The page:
I interned for the Latin America & Caribbean (LAC) Unit within the Operations Department. As one of the newest units at DCAF, we had a small team, with only a head of division, two project coordinators, one financial officer, and two interns (including myself). Working in such a small team comes with both challenges and perks.
One of the main advantages of working in a small team was the one-on-one feedback and mentoring from my peers. We worked in a dynamic environment that required everyone in the team to be able to perform multiple tasks. During my time there, I prepared multiple research reports and concept notes to be used in funding proposals, translated and edited publications and legal documents for international cooperation projects, and prepared daily briefs on security sector news in DCAF’s focus countries in LAC. I also had the opportunity to improve my professional writing skills in Spanish.
However, being responsible for multiple tasks in a small team came with its own challenges. Sometimes, the workload exceeded the time available in a given day, so I needed to learn how to prioritize tasks effectively to make sure that I got everything accomplished at the right time.
Participating in the internship reassured me of my choice to pursue a dual-degree program. My background in international relations was essential for processing data, understanding complex issues, and delivering information concisely in research reports. My education in business administration, on the other hand, was particularly useful in understanding financial statements and legal documents needed to implement and monitor international projects. I would certainly recommend this internship to anyone that is interested in international project-based work.
Geneva is a vibrant city during the Summer, and DCAF is located at the heart of international Geneva. While my objective had always been to work in the New York/Washington area, this experience opened my eyes to the professional opportunities in Geneva, which serves as a hub for hundreds of international organizations, multinational companies, and non-governmental organizations. Based on my experience with DCAF, I will be keeping an eye on jobs in Geneva when I begin applying for full-time positions.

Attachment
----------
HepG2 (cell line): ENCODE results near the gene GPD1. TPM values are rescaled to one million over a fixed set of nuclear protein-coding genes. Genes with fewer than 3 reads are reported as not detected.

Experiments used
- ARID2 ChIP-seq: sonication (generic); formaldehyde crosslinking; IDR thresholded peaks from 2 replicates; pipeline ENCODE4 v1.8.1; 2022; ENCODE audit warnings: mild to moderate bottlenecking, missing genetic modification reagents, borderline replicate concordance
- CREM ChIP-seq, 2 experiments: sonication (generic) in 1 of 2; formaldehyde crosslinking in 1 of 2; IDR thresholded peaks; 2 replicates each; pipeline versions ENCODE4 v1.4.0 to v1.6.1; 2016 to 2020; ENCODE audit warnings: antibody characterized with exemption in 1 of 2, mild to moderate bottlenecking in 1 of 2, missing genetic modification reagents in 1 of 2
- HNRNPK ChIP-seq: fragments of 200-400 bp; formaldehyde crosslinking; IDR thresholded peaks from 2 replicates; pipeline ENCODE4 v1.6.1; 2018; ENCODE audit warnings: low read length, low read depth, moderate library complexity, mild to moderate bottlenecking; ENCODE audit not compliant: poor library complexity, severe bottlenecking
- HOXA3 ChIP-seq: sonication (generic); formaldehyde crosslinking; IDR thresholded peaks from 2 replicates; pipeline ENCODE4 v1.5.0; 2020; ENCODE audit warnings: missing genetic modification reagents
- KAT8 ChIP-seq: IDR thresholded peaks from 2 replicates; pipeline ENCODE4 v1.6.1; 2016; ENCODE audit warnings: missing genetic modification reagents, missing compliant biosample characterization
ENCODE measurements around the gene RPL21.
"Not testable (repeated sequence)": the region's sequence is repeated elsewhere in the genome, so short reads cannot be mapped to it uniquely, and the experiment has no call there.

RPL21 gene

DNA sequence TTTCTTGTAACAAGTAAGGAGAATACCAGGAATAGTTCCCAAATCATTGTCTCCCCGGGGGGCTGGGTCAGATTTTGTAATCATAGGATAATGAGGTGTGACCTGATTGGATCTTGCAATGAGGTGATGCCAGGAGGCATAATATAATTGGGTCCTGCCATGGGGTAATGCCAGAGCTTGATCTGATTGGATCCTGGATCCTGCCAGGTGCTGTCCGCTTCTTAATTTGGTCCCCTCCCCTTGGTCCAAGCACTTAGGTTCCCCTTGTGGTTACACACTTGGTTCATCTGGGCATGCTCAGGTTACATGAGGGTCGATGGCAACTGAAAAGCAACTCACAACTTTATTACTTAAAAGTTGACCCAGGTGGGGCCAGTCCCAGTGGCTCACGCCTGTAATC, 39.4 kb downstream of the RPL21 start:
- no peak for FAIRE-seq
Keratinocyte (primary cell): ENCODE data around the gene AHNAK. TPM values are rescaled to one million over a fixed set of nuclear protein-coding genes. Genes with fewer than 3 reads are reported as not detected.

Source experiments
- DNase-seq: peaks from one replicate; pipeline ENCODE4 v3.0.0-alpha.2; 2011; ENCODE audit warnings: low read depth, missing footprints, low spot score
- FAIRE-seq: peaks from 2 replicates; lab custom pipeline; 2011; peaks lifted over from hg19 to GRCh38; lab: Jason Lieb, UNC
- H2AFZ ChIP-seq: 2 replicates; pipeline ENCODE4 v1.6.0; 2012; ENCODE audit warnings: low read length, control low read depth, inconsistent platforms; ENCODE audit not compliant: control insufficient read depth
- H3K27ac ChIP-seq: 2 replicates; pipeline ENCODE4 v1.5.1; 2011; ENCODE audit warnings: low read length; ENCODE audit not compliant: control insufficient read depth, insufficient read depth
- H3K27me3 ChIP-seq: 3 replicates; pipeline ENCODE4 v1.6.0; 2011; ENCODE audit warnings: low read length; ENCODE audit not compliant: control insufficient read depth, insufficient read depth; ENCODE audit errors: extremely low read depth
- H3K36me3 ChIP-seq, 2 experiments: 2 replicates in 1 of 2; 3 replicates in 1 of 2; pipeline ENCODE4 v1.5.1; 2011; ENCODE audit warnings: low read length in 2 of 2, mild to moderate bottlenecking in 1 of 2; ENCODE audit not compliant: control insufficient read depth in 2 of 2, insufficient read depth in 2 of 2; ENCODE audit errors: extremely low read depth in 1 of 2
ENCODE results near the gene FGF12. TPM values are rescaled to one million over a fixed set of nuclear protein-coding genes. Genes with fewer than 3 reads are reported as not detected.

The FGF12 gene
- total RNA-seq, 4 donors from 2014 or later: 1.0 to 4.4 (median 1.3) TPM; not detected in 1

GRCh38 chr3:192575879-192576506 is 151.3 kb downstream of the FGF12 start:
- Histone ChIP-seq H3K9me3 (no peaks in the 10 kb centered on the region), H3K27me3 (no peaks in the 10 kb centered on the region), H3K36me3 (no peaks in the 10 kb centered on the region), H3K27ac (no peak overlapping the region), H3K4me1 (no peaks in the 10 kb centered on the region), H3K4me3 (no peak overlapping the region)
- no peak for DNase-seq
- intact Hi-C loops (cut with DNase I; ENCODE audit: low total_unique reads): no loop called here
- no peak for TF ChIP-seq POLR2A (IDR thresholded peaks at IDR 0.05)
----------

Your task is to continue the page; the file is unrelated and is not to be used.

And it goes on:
My name is Roxane Heidrich. I am a second-year graduate student in the Diplomacy and International Relations Program, specializing in Global Negotiations and Conflict Management and International Security. I completed an internship at the Permanent Observer Mission of the Holy See to the United Nations in New York.
My goal upon graduation is to work in the field of mediation of international conflicts and facilitate dialogue between stakeholders. These conflicts also possess a security dimension prior to peace talks, and I was interested in learning what arrangements need to be present on the ground before one can begin the mediation process. The Holy See matched these interests of mine in their dedication to peace and reconciliation as a religious organization. Such organizations are often at the forefront of mediation efforts, brokering ceasefires and peace agreements and playing a major role in bringing together rival parties and negotiating a successful and lasting peace.
In this sense, my decision to pursue this internship followed my understanding of mediation as an activity that needs to be carried out with the principles of neutrality, genuine engagement, and the unbiased interest of the mediator to help the parties find the best possible solution. I learned that the Catholic Church brings this to the table and more, which is linked to people’s connection through faith and a number of principles that call for mutual understanding and using non-violent means for solving violent crisis.